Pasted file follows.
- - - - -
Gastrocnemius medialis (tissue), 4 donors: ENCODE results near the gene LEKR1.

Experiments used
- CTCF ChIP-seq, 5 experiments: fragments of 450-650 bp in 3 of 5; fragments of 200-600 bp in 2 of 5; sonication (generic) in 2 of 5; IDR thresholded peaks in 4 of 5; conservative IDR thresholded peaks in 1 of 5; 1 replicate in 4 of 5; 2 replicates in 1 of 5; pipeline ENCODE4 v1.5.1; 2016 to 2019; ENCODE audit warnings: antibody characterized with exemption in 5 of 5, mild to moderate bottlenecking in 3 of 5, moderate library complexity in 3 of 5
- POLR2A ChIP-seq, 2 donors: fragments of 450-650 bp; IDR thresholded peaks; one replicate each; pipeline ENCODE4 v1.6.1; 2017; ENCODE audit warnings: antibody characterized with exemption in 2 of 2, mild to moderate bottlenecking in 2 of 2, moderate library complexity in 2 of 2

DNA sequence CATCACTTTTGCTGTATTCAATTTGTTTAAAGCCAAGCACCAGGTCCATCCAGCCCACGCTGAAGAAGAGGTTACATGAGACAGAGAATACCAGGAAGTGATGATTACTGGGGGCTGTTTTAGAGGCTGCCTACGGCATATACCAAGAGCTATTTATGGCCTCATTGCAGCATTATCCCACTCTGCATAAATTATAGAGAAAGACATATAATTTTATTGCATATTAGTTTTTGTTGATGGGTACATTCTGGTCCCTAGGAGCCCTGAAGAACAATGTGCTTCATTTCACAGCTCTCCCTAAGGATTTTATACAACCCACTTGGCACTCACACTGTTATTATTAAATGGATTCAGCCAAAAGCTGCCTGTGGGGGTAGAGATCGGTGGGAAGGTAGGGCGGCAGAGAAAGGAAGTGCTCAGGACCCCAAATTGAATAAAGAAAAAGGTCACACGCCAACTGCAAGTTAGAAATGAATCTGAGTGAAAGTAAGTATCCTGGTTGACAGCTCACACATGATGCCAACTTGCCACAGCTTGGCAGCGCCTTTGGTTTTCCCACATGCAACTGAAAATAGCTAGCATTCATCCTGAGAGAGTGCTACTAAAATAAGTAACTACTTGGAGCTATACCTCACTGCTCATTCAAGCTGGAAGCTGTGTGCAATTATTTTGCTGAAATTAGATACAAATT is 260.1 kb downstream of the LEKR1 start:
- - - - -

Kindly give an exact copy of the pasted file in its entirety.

Gastrocnemius medialis (tissue), 4 donors: ENCODE results near the gene LEKR1.

Experiments used
- CTCF ChIP-seq, 5 experiments: fragments of 450-650 bp in 3 of 5; fragments of 200-600 bp in 2 of 5; sonication (generic) in 2 of 5; IDR thresholded peaks in 4 of 5; conservative IDR thresholded peaks in 1 of 5; 1 replicate in 4 of 5; 2 replicates in 1 of 5; pipeline ENCODE4 v1.5.1; 2016 to 2019; ENCODE audit warnings: antibody characterized with exemption in 5 of 5, mild to moderate bottlenecking in 3 of 5, moderate library complexity in 3 of 5
- POLR2A ChIP-seq, 2 donors: fragments of 450-650 bp; IDR thresholded peaks; one replicate each; pipeline ENCODE4 v1.6.1; 2017; ENCODE audit warnings: antibody characterized with exemption in 2 of 2, mild to moderate bottlenecking in 2 of 2, moderate library complexity in 2 of 2

DNA sequence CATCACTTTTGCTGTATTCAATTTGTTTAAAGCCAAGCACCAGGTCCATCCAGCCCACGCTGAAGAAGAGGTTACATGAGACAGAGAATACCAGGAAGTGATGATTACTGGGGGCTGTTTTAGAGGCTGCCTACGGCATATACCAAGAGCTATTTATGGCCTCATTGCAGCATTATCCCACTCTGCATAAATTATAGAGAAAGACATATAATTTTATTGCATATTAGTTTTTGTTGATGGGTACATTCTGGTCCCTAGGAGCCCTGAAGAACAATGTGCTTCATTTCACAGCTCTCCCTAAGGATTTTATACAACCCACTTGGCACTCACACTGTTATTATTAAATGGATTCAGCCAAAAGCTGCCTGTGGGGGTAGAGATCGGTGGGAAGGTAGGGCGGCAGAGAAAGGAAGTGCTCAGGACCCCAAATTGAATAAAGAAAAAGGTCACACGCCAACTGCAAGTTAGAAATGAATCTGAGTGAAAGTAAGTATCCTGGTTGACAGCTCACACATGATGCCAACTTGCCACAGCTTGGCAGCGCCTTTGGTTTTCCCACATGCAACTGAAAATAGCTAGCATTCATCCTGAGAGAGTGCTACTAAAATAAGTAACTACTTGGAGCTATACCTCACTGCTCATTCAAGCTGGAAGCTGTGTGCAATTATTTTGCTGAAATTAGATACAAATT is 260.1 kb downstream of the LEKR1 start: